I tried a number of settings, shutter speeds, aperture and white balance, trying to get the best quality shot I could, given lack of tripod or remote cable. It was in the low 40′s and I was wishing I had my tripod. Night photography takes practice.
This post seems to complete yesterday’s photographic essay. Good idea, Elena.
and then too much light, blown out- but autumn colors in the surrounding trees
Sunday afternoon was the official dedication of the Gary and Nancy Tuckfelt Keeping Tabs- A Holocaust Sculpture at the Community Day School at the corner of Beechwood Boulevard and Forward Ave. The sculpture is a maze in the shape of the Star of David, created with glass blocks which are filled with six million pop tabs which took almost five years to collect , each tab representing a human life lost in the Holocaust. Many people contributed time, money and effort to the creation of the sculpture and the beautiful surrounding park. Walking into the maze, one is struck by the magnitude of the horror of genocide, the number of victims is hard to fathom but the pop tabs in the glass blocks are a reminder of the millions killed.
The resident artist, Elena Hiatt Houlihan has been with this project since 2002. Pop tabs were being collected since 1996 and Mr. Walter the History Teacher at Community Day School had aquariums filled with them when Elena arrived to help the student teams design the sculpture. Their original artist statement was read by her at the dedication ceremony today.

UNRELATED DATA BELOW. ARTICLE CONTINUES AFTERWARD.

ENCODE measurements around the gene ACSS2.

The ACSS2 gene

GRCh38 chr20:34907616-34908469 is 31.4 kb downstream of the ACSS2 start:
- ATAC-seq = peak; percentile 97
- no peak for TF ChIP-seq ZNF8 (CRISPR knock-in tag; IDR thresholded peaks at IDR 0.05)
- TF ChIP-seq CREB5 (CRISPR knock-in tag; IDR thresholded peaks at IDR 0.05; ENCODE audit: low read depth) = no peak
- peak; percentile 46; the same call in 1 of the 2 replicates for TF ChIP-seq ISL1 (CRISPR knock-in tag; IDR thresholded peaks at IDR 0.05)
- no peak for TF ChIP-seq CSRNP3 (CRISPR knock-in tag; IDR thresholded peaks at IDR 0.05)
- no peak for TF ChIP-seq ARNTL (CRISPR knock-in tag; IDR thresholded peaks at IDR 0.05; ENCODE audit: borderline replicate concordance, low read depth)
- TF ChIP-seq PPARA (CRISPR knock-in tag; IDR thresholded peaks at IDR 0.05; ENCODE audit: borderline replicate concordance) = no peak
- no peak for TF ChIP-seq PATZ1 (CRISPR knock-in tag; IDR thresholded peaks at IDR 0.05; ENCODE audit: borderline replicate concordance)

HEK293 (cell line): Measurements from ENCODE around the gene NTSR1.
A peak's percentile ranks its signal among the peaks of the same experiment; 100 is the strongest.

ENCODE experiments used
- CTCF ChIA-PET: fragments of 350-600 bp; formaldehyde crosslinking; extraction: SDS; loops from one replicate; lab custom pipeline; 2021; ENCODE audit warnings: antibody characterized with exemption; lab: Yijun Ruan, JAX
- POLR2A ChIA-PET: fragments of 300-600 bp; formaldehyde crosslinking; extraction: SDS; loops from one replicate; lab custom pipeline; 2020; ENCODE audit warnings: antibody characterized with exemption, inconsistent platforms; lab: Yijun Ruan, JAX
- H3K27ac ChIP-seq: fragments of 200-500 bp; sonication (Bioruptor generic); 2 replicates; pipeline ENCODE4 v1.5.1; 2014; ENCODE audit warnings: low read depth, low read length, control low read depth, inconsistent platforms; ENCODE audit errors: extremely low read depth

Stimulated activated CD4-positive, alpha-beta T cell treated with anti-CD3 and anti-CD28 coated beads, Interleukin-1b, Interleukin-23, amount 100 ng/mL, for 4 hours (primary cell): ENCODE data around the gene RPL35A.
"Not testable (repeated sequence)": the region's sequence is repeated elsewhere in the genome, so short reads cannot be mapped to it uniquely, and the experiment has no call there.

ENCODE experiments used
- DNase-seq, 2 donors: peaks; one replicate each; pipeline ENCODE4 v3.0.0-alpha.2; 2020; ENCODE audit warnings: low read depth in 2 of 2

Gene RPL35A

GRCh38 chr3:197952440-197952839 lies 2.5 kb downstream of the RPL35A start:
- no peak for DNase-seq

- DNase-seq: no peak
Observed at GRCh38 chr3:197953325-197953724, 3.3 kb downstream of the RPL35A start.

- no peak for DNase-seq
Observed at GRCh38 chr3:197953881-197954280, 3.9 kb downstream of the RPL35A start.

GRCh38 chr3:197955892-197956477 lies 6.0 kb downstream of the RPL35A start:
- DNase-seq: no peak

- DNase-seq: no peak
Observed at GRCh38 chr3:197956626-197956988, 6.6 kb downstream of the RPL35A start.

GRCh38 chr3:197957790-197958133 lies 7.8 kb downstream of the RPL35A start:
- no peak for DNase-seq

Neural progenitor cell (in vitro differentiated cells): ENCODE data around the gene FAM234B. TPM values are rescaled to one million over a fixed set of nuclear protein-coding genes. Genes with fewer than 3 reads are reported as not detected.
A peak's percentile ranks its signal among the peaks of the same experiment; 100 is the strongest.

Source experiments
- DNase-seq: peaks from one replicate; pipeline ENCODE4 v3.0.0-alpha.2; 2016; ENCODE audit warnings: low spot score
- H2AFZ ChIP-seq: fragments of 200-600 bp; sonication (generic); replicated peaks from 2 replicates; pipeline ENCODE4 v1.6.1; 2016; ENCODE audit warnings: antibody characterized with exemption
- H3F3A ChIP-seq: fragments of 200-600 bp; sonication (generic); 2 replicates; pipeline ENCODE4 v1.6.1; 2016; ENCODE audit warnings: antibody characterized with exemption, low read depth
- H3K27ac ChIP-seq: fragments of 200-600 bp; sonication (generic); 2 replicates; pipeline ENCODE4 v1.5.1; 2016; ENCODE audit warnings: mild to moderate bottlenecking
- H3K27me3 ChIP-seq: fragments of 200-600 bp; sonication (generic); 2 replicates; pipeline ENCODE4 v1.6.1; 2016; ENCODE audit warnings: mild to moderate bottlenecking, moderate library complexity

Elena had been a resident artist at Greenfield Elementary when I was the art teacher there and I remember her talking about the ongoing work of this sculpture and then funding and other circumstances delayed the completion.
It was a beautiful Autumn afternoon and there were speeches and prayers and an 8th grader played the violin. A chill wind and shadows gave one a shudder and reminded those present of the significance of the memorial sculpture. Never Forget.
I went up earlier in the day to photograph the memorial sculpture before all the people arrived.
Receiving a standing ovation, Mr. Walter comes to the podium to speakArtist in Residence Elena Hiatt Houlihan and Social Studies Teacher Mr. Bill Walter who started the collection of the pop tabs when he was teaching the Holocaust to middle school students at Community Day School.